For these composites I used 8 photos and fitted them together. The surface divisions are a composition in their own right.
To picture a grid is a challenge but to use a grid to picture?
Rule of thirds, Fibonacci, the architectural rule of 27.8, etc. etc. I all have them in the back of my head somewhere when on a shooting mission. Composition is all in the eye. This is my second submission of this week’s challenge. This first one you can find here (with a grid).
During last Saturday’s hike I was picturing some of the fellow beach ‘boys and girls’ when this bird flew over, completing the composition. The final version of this picture is now for sale via Saatchi & Saatchi and looks a bit different as you can see (link opens in new window).
The date is Sunday 12 May 2013 and the time somewhere between 6 and 8 PM. Location: a hidden spot along the lagoon near the village. Together with friends and a great colored family from Mount Pleasant (who also discovered this spot…) we experienced one of those numerous amazing sunsets our area has to offer. In and around the lagoon is an abundance of bird life and it is hard to make pictures without any winged friends in it… This serie provides you with a visible idea but no picture can match the experience of sitting, chatting and watching on the spot. I shot just over 200 images and only 19 survived my first selection.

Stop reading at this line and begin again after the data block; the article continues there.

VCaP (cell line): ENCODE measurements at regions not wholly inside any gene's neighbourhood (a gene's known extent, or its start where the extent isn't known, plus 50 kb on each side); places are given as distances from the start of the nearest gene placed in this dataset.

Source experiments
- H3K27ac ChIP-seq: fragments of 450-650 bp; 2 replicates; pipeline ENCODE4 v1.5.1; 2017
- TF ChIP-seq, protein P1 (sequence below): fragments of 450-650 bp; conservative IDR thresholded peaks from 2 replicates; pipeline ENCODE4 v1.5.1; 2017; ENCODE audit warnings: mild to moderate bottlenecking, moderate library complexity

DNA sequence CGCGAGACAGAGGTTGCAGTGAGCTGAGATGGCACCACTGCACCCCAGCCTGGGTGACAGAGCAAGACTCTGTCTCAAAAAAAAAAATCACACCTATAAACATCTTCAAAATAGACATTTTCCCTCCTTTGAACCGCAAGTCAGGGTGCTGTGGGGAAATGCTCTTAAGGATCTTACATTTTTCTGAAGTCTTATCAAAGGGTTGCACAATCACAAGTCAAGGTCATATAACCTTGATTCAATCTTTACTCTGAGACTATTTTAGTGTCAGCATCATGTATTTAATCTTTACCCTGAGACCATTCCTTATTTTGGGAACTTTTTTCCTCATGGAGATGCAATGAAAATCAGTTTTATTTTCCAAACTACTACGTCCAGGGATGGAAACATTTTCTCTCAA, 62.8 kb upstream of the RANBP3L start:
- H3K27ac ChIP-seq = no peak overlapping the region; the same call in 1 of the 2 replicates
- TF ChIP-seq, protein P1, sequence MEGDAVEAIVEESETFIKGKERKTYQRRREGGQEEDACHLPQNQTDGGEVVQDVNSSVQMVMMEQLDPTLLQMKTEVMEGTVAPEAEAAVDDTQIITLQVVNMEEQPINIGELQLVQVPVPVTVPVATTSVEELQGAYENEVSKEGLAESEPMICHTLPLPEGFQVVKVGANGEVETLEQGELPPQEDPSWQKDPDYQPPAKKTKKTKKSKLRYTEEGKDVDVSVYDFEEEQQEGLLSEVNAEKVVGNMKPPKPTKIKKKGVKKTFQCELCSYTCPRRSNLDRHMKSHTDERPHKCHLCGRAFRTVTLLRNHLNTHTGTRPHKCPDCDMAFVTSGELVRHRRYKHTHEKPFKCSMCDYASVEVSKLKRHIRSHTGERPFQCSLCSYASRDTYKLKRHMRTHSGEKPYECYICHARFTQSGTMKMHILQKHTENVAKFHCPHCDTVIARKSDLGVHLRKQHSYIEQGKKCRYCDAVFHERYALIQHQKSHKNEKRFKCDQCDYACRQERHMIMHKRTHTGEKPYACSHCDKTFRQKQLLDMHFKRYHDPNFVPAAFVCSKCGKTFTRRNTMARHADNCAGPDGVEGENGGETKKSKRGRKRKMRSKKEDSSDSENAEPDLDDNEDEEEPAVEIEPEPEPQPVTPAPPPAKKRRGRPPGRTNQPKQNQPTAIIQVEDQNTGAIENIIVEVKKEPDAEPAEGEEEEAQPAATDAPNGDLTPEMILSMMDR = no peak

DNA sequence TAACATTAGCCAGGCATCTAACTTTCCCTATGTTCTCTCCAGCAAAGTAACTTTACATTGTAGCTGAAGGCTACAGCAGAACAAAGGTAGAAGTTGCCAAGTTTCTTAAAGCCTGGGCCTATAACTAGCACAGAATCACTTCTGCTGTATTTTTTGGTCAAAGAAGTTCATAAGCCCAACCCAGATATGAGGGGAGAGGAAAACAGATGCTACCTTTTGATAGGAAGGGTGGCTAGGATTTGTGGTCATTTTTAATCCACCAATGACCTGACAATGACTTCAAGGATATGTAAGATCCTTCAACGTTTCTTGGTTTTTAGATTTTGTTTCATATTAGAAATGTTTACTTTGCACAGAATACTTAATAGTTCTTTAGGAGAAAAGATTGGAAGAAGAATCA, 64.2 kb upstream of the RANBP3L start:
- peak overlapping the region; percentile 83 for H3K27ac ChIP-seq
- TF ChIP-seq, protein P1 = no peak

Choosing the right angle does not always effect to composition of an image but can also change the general color setting as does the moment in time (during sunset in this case) you take the picture. With the sun in my back purple intended to dominate the other colors.
I needed 5 different pictures for this composition. The first one is the sky (mainframe) added with the photo’s of respectively the lorry going off-hill; 2 of the cows (one mirrored) plus the sheep. The pictures have one thing on common; they were all made within a radius of 2 kilometers in Papiesvlei nearby our village Stanford, South Africa.
The title I gave the second composition is “Invasion of the Hottentots Gods” and is compiled of photo’s of the Stanford sky; the ‘Grand Canyon of South Africa’ near the hamlet Plathuis somewhere North of Route62 between Barrydale and Ladysmith; the Klein Rivier Mountains (mirrored); herons (left top) from the Storch Hotel in Zurich; a sculpture (twice) from the garden of Fraai Uitzicht plus enlargements of the Hottentots God; a fascinating South African insect worshipped by natives.